What Is the Eviction Process in Indiana

What Is the Eviction Process in Indiana

The first step of the eviction process in Indiana is to give a tenant a written notice that they are no longer in compliance with their rental agreement.

For the non-payment of rent, this notice only needs to give the tenant 10 days to rectify the situation, but it can only be for the amount of rent that is due.

This also applies to violations that fall outside the scope of paying rent on time, such as having a pet or making too much noise.

In Indiana, Landlords Must Wait For 10 Days After The Rent Is Due Before Serving An Eviction Notice If The Eviction Is Only For Not Paying The Rent.

There are times when there is not an option to resolve the eviction notice.

These include multiple times when the rent was not paid on time, damage to the rental unit, or committing a criminal offense while on the rental property.

If a tenant is holding over from a previous lease, then landlords must provide their tenant with a 30 day notice. There does not need to be a reason for this notice to be given.

If a tenant is violating health and safety codes or a structured lease is about to end and a landlord does not wish to extend the rental period, then no formal eviction notice is required.

Indiana Then Has Multiple Court-Based Options For The Landlord.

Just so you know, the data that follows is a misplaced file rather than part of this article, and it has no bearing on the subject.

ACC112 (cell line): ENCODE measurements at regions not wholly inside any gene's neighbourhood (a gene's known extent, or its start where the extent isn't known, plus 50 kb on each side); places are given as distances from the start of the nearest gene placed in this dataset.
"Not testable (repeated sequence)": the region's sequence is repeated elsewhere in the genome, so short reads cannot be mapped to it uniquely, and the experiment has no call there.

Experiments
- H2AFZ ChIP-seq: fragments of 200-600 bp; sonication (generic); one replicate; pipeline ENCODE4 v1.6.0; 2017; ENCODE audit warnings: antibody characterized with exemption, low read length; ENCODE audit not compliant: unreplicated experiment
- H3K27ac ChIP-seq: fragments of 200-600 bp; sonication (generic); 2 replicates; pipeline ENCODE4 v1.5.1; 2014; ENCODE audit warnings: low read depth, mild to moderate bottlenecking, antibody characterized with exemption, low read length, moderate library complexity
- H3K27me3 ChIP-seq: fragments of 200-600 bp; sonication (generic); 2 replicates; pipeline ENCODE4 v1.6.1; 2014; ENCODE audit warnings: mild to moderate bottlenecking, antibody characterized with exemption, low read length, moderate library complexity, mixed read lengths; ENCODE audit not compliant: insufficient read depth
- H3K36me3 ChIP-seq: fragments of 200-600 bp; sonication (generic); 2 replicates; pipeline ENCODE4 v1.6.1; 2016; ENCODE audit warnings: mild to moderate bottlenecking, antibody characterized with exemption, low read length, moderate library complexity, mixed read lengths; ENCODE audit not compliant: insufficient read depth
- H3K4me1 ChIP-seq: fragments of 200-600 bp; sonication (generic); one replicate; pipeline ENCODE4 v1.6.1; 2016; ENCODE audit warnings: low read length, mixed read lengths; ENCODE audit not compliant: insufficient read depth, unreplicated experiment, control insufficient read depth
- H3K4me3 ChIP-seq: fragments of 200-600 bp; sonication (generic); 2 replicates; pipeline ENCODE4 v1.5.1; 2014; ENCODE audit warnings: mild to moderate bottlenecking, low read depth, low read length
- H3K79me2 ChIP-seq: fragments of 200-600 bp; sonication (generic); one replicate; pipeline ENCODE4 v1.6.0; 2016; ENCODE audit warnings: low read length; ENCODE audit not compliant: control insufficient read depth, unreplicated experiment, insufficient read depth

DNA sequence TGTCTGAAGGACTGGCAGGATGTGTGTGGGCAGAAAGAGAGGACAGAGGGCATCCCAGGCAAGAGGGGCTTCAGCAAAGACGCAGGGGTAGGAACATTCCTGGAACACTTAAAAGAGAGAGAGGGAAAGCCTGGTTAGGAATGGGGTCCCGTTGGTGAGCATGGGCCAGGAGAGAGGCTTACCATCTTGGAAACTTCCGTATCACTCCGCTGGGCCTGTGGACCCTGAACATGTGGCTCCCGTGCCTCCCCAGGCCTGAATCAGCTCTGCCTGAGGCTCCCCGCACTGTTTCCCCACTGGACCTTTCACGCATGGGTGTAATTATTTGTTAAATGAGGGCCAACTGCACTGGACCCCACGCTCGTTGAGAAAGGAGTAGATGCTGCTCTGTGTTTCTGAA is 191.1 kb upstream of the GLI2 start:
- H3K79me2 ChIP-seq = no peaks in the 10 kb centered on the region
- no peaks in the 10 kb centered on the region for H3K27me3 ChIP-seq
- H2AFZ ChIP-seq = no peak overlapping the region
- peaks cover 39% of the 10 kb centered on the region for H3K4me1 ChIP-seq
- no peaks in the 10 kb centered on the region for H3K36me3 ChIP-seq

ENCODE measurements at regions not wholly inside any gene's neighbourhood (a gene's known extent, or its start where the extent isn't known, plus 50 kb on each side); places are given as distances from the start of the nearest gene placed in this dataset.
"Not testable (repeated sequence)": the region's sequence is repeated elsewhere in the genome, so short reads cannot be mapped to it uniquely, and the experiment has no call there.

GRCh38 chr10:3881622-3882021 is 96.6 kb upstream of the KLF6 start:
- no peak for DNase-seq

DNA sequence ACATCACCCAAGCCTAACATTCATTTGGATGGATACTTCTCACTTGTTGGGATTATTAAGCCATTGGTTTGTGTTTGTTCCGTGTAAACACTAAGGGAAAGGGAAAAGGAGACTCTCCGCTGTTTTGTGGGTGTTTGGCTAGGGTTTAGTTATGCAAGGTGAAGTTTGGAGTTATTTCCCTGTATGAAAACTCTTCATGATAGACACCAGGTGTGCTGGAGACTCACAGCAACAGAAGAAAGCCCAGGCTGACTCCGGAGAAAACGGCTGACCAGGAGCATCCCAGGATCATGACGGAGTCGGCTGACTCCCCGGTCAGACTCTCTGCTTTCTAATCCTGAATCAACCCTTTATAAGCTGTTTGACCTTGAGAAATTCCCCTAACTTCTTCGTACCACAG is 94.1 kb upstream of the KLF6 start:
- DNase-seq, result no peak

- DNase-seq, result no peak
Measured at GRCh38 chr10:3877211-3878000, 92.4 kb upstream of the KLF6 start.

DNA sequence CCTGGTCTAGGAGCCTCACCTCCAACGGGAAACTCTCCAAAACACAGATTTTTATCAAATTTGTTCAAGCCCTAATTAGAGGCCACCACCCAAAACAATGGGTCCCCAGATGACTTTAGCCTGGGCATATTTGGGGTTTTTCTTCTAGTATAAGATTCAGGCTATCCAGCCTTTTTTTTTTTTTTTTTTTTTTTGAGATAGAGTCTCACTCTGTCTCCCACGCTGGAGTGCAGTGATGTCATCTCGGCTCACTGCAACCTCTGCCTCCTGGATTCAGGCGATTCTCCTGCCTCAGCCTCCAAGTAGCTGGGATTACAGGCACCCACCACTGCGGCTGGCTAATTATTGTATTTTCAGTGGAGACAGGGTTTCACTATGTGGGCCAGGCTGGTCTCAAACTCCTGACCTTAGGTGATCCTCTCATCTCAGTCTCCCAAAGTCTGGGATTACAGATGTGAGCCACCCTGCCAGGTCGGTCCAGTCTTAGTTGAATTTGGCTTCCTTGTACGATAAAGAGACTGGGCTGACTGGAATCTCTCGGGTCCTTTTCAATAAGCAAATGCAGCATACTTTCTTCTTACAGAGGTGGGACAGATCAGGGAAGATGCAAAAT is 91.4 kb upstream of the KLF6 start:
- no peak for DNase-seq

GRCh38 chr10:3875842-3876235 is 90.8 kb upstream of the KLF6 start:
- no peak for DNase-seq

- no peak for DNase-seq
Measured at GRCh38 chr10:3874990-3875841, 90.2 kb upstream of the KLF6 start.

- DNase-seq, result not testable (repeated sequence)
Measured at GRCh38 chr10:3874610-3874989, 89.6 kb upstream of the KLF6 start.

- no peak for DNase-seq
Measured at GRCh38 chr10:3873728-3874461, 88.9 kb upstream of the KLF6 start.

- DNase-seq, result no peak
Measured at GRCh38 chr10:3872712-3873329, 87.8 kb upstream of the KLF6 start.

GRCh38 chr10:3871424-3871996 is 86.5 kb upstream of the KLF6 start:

Landlords can file for a traditional eviction action, request immediate possession, or petition for emergency possession depending on the circumstances they face.

In all three hearings, the tenant must appear to provide a defense.

Most hearings are held within 5 days of the landlord filing the court petition.

If the court finds in favor of the tenant, then the eviction process in Indiana starts over.

If the court finds in favor of the landlord, an order of possession will be issued with the judgment and sent to local law enforcement.

This order gives tenants just 48 hours to vacate the premises.

Some cities in Indiana may have variations to this process.

Accepting a partial rent payment may also be considered a legal waiver to the right to evict.

If you have specific questions that need answers to a situation that you’re facing, be sure to consult with an Indiana attorney specializing in eviction law to make sure your rights are properly represented.